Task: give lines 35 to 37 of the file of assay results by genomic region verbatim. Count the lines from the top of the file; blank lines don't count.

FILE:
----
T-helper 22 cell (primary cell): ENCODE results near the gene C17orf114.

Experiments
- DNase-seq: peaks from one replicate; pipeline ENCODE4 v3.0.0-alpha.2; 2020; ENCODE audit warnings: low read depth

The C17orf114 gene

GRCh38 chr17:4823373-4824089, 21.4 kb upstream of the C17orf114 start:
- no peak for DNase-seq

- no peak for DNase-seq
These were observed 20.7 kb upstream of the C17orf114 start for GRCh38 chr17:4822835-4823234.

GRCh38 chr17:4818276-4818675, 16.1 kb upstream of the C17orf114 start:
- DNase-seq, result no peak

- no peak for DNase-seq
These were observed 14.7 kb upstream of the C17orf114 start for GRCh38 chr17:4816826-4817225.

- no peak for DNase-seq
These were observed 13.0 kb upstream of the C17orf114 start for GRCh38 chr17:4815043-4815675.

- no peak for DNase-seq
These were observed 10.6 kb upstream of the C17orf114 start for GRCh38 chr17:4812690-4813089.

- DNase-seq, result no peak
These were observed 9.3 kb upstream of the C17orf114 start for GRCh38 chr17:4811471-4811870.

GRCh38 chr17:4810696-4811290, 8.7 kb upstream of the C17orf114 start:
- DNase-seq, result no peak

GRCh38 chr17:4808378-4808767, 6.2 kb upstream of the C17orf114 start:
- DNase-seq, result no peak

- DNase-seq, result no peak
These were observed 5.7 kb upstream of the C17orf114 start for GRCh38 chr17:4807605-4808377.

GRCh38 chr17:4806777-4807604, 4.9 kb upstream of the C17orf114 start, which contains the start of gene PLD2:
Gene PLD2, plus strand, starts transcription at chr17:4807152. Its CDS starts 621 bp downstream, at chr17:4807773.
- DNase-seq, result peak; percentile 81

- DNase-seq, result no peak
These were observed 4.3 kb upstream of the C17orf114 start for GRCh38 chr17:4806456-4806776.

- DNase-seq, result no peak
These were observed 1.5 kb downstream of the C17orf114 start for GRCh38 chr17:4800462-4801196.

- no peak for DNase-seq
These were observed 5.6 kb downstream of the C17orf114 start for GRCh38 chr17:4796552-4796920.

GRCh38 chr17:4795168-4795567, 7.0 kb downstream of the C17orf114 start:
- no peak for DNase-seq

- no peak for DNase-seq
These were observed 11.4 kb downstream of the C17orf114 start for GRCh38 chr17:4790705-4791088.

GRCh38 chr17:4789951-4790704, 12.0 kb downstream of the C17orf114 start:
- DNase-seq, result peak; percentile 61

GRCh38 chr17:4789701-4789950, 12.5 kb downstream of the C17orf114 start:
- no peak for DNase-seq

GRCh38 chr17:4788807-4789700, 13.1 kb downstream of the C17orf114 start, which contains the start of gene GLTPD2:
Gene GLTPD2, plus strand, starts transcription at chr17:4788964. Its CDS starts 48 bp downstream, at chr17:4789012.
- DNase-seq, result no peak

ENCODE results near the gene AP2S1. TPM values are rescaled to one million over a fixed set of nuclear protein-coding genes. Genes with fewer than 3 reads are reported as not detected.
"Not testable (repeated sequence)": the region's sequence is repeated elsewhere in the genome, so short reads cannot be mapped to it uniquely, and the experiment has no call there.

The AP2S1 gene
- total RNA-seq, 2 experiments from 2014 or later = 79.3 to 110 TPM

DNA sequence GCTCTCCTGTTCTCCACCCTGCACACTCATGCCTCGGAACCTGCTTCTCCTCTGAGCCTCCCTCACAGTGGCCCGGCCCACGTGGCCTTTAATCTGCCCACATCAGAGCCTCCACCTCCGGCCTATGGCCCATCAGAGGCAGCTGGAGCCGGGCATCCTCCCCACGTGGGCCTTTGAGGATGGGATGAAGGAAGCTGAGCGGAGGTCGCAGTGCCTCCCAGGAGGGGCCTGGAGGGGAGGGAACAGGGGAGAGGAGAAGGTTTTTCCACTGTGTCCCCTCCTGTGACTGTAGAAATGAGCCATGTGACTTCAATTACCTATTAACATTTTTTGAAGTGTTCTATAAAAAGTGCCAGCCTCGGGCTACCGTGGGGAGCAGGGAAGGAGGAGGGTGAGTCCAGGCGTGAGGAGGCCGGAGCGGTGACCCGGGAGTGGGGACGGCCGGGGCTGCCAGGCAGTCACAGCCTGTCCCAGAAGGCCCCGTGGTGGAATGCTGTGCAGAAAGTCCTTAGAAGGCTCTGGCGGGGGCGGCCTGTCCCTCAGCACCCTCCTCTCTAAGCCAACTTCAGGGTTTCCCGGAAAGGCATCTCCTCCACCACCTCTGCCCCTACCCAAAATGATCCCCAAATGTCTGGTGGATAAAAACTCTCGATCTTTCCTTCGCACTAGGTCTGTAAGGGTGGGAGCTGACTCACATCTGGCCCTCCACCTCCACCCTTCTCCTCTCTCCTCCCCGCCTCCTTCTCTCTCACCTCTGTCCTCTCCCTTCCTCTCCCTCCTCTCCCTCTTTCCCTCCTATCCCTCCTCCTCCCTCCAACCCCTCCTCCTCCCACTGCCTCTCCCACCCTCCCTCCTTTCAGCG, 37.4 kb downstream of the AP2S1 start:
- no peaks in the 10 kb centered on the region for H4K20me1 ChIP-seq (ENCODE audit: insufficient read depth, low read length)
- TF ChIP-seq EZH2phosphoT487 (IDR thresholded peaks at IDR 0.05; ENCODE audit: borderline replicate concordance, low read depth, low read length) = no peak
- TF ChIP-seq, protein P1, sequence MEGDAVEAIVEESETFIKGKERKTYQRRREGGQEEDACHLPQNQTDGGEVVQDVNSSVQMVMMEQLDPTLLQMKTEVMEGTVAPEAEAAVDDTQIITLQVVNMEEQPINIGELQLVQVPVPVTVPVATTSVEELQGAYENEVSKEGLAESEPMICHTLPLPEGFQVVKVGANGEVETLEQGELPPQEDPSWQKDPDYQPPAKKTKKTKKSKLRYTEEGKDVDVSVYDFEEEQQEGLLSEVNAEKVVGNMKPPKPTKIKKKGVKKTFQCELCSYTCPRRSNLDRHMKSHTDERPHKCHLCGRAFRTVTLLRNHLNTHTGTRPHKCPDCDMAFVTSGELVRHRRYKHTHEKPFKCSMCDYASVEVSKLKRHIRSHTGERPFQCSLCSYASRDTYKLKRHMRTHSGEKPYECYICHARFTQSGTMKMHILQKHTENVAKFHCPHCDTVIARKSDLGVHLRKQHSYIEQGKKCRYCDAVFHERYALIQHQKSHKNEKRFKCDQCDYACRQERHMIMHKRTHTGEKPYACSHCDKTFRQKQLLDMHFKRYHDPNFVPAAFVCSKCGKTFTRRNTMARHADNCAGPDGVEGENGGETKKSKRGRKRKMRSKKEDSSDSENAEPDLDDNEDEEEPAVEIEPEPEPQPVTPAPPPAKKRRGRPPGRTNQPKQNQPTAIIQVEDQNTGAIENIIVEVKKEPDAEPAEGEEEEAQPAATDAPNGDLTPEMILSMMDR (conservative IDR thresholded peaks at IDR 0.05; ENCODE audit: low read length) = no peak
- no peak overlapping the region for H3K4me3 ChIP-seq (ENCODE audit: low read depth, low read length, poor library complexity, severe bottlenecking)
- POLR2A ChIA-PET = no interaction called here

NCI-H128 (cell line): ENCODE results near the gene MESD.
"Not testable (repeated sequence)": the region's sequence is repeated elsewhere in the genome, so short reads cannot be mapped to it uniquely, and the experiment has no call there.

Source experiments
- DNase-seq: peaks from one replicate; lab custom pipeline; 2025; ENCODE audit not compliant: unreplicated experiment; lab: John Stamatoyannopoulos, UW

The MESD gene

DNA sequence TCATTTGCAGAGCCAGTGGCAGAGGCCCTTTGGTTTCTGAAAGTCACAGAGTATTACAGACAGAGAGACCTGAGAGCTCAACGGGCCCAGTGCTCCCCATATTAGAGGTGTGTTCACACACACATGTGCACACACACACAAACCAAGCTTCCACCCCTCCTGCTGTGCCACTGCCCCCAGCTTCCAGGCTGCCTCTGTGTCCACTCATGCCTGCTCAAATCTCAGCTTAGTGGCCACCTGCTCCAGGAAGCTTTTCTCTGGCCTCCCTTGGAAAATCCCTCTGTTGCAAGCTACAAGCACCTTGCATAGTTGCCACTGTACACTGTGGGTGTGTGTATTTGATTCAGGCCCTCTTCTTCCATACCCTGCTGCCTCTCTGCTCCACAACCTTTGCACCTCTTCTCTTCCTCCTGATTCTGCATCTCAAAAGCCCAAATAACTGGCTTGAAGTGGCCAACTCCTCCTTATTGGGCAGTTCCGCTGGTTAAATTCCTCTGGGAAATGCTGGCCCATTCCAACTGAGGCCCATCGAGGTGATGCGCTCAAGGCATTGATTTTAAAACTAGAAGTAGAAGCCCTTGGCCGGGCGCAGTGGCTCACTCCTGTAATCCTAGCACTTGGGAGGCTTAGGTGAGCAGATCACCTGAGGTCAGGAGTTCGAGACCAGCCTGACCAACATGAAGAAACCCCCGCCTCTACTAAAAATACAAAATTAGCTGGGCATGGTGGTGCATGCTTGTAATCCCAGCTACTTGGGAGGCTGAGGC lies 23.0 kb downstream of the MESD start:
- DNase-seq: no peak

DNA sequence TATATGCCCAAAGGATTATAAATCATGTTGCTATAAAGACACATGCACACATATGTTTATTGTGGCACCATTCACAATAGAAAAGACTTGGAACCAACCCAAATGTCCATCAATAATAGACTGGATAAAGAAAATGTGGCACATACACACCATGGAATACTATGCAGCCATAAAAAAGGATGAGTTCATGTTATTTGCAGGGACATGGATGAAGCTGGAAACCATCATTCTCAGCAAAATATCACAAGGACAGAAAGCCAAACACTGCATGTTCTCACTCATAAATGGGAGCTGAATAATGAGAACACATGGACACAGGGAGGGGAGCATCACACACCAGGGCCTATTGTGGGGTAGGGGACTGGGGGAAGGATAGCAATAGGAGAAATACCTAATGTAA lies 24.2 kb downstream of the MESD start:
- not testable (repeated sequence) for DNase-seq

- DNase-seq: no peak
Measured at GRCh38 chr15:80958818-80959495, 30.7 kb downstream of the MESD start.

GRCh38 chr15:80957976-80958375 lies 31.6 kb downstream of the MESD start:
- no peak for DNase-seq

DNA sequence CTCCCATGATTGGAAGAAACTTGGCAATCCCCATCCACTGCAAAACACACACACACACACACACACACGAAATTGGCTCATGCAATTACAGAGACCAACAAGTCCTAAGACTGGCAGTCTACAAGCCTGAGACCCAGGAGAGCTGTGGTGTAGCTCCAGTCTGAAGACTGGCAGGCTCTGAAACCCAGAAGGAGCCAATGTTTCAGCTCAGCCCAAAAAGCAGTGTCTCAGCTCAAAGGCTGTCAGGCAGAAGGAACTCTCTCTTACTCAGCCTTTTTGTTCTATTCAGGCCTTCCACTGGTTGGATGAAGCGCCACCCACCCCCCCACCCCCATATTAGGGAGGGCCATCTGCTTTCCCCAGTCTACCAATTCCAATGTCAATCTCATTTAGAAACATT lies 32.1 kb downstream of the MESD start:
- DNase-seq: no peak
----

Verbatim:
- no peak for DNase-seq

- no peak for DNase-seq
These were observed 11.4 kb downstream of the C17orf114 start for GRCh38 chr17:4790705-4791088.